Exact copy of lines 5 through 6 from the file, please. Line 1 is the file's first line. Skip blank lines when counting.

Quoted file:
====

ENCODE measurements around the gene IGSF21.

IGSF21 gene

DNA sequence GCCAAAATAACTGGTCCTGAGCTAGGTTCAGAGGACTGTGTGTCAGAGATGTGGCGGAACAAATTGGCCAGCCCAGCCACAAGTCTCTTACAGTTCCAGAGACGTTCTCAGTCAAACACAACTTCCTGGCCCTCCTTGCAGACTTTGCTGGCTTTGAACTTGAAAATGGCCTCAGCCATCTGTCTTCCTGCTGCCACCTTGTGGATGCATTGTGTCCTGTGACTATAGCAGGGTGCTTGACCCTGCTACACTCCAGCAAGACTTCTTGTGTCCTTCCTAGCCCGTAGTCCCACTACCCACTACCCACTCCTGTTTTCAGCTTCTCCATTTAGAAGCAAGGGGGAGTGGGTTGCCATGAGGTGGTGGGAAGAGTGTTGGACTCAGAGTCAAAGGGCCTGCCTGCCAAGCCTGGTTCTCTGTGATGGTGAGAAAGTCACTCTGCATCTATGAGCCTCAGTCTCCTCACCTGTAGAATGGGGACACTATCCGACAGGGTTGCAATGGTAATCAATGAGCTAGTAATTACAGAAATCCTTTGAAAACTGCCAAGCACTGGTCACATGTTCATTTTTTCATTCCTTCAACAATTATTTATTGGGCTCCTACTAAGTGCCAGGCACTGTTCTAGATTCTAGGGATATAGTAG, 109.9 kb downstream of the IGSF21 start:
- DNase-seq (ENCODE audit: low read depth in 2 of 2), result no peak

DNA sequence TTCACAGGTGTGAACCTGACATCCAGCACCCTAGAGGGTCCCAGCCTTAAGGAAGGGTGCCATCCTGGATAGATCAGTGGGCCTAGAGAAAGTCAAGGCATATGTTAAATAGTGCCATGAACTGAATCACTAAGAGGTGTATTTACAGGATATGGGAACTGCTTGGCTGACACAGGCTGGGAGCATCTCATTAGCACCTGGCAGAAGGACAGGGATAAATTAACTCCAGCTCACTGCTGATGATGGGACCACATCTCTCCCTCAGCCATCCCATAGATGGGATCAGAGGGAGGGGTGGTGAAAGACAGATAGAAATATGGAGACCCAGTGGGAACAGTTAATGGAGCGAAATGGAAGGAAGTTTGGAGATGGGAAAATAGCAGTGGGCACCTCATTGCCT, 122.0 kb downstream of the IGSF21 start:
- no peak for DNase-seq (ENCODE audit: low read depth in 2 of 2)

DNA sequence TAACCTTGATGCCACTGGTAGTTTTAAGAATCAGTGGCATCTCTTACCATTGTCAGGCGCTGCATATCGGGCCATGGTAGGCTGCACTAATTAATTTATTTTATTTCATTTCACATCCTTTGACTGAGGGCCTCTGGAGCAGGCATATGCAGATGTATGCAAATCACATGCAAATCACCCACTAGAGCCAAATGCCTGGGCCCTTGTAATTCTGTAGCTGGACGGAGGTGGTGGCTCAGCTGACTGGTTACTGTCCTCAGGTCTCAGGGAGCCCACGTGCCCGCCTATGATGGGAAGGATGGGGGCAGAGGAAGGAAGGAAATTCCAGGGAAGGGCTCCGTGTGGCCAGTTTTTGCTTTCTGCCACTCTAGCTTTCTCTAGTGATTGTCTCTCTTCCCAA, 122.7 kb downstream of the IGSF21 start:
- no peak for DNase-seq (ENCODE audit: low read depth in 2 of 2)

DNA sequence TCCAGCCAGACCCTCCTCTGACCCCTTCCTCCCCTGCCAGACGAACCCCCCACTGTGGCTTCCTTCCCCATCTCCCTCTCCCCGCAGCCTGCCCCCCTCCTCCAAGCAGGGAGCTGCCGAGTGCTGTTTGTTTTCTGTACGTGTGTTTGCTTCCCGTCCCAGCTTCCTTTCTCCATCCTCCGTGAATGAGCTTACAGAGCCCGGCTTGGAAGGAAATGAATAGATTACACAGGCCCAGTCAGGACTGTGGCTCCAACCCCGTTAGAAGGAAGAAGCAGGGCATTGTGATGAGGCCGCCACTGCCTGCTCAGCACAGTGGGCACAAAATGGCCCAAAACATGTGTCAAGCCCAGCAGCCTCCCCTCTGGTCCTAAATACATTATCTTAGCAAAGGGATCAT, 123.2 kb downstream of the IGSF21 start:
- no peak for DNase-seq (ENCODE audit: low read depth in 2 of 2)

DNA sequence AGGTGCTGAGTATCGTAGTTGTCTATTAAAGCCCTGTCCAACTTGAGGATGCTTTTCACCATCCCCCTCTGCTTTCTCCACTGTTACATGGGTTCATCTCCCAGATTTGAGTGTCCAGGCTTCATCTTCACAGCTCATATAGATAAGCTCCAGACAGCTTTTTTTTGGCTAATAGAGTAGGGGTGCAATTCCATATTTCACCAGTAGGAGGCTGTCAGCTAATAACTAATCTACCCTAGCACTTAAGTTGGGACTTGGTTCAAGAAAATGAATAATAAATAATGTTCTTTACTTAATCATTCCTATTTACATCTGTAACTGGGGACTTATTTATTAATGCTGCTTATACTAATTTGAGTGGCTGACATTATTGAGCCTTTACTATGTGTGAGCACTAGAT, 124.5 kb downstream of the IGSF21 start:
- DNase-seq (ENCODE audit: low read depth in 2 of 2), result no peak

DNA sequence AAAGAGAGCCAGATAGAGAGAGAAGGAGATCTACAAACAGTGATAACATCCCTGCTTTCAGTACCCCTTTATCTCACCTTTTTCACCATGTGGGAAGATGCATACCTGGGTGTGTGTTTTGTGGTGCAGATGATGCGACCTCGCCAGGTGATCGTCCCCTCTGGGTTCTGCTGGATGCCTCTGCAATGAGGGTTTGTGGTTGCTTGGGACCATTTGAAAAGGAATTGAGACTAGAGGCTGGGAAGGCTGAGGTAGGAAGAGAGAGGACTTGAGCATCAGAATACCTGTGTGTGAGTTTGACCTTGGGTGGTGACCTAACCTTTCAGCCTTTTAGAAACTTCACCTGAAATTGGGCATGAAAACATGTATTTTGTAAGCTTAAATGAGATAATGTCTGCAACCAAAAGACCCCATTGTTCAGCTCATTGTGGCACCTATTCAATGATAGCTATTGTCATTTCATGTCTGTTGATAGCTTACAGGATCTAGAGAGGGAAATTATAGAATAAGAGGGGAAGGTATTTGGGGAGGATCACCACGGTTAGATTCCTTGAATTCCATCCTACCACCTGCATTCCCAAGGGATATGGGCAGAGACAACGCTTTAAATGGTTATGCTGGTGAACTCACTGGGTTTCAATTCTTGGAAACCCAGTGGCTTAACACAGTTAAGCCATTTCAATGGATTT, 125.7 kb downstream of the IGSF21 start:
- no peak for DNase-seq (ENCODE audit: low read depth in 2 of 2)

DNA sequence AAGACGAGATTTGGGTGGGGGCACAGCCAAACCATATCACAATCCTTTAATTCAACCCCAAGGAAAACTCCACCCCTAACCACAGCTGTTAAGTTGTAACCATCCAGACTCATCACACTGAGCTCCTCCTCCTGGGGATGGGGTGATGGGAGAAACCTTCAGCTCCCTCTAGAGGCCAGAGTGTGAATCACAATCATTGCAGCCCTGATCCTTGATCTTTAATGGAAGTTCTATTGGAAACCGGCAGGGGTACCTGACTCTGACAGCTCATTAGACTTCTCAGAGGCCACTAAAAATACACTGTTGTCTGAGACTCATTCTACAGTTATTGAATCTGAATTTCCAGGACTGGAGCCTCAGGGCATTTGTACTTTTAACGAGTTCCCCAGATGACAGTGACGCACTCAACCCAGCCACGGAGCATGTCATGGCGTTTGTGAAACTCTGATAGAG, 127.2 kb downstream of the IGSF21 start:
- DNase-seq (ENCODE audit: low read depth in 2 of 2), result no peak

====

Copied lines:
DNA sequence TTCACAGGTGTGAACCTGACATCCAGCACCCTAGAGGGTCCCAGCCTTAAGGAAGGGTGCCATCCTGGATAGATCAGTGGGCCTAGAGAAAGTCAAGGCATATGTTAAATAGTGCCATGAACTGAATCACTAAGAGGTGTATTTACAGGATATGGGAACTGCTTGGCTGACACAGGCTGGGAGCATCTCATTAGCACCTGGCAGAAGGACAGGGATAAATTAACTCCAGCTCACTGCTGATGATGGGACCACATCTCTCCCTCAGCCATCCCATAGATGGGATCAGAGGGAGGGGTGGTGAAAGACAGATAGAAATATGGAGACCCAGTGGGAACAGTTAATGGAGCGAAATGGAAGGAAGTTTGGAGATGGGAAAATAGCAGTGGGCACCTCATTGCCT, 122.0 kb downstream of the IGSF21 start:
- no peak for DNase-seq (ENCODE audit: low read depth in 2 of 2)